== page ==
“When we got back to Bolton Big Sam told me that the game should be taught to people in football classes. Of course, that told me we had done brilliantly.”

The next hurdle would see Greece pitted against the Czech Republic, a team boasting formidable attacking talents such as Jan Koller, Milan Baros, Pavel Nedved and Tomas Rosicky. But, once again, the Greeks found a way to preserve the clean sheet and force the game into extra time.

“The Czech team were probably the best team in that tournament behind us,” Stelios said. “They had some great players and they played good football on the day.

“In those games the small mistakes can be the difference between winning and losing. We got into extra time and had a very good delivery from the corner to (Troy) Dellas, and he headed the ball well at the near post.”

Dellas – once of Sheffield United – scored a ‘silver goal’, UEFA’s short-lived concession to the Golden Goal which had settled the Euro 96 and 2000 finals.

Greece had to hold on to half time in extra time to seal their place in the final against, who else, but the hosts Portugal.

Once again, Rehhagel’s side found a way to neutralise Ronaldo and Luis Figo, and just as they had against France, Angelos Basinas swung in a corner to find the head of Charisteas for what proved the winning goal 57 minutes into the game.

Two decades on, Stelios still struggles to sum up the enormity of lifting the trophy.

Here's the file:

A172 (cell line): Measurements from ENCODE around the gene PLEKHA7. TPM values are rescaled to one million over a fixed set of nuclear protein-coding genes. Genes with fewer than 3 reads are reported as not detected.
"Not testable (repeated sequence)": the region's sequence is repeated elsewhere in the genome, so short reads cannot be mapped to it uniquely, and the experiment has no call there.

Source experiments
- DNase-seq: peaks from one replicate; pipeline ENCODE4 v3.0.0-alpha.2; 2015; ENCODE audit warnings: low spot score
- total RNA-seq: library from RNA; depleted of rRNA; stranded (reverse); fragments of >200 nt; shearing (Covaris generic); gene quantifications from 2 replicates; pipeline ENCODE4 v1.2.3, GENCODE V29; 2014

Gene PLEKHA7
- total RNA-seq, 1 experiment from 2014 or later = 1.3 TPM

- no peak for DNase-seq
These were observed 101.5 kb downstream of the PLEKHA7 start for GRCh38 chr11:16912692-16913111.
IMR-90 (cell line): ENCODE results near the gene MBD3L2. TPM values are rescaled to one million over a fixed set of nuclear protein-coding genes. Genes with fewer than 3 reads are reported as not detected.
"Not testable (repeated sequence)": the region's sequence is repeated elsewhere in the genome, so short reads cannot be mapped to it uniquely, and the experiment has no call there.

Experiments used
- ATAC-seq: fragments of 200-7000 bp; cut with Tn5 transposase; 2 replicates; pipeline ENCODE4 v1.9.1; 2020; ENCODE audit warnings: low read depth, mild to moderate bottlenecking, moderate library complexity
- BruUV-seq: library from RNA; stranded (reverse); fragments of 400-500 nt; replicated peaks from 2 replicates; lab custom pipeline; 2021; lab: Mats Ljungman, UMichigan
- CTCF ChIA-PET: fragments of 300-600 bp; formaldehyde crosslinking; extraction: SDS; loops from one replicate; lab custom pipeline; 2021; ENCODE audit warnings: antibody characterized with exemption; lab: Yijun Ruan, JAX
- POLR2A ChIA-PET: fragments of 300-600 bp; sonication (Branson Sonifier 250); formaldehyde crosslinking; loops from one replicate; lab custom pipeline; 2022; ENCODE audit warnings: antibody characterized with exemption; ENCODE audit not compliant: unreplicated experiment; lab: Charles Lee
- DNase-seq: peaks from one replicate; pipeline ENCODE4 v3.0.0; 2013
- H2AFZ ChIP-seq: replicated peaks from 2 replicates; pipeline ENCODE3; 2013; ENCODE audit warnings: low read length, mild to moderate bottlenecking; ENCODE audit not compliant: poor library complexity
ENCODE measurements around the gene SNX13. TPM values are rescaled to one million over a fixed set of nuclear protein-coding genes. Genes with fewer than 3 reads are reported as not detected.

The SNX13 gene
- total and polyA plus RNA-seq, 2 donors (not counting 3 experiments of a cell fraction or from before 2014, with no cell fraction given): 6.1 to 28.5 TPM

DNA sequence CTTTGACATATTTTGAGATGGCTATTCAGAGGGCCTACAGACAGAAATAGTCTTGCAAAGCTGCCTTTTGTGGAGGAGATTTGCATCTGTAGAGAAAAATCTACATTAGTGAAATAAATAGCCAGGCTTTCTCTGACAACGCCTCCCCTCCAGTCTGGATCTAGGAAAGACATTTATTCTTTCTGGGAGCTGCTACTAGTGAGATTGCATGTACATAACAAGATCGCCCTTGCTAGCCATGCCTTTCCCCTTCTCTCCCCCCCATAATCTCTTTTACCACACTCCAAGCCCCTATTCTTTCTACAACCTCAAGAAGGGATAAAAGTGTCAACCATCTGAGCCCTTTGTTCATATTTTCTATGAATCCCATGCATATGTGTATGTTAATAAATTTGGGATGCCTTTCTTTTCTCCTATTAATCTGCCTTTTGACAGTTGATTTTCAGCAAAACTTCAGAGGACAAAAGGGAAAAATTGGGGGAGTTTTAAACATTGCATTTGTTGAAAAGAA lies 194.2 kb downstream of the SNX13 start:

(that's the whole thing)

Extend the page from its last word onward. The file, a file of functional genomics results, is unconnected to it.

“To win the final, no matter what language I am speaking, English or Greek, I still haven’t found a word to describe what it felt like to win that game,” he said.

“The emotions at the final whistle, what went on after, it was one of the craziest dreams in football I can possibly have.

“When you are a small kid you want to achieve things and lift trophies, be remembered, and I can only use the word ‘blessed’ because it all came true.

“For Greece it was even bigger. We are not England, Spain, Germany, Brazil, Argentina, France or Italy, a country who expects to win a trophy.”

For the Bolton fans back home there was another treat in store. TV cameras picked up Stelios carrying his eldest son, Alexandros, and in his post-match interviews the youngster could be seen wearing a Wanderers shirt.

“That was one of the biggest highlights for the club as well, I was representing them and I was very proud that my son came up and wearing a Bolton shirt,” he said.

“It was a big moment because that picture and image went viral worldwide.”

Greek football has never reached the same heights again, although they did qualify for the next two World Cups and European Championships, reaching the quarter finals in Ukraine and Russia in 2012.

Stelios had a spell as the national team’s assistant coach and feels the current side has improved over the last few years to the point that it can qualify for the next World Cup.

“We had highs and lows over the next 10 years after the Euros, we got to the big tournaments again, and the gap is still there. It is not good but we are trying hard as a national team to recover.

“We were almost there in the final game against Georgia but did not manage to qualify again on penalties. It wasn’t good, again, but I think we are getting there.”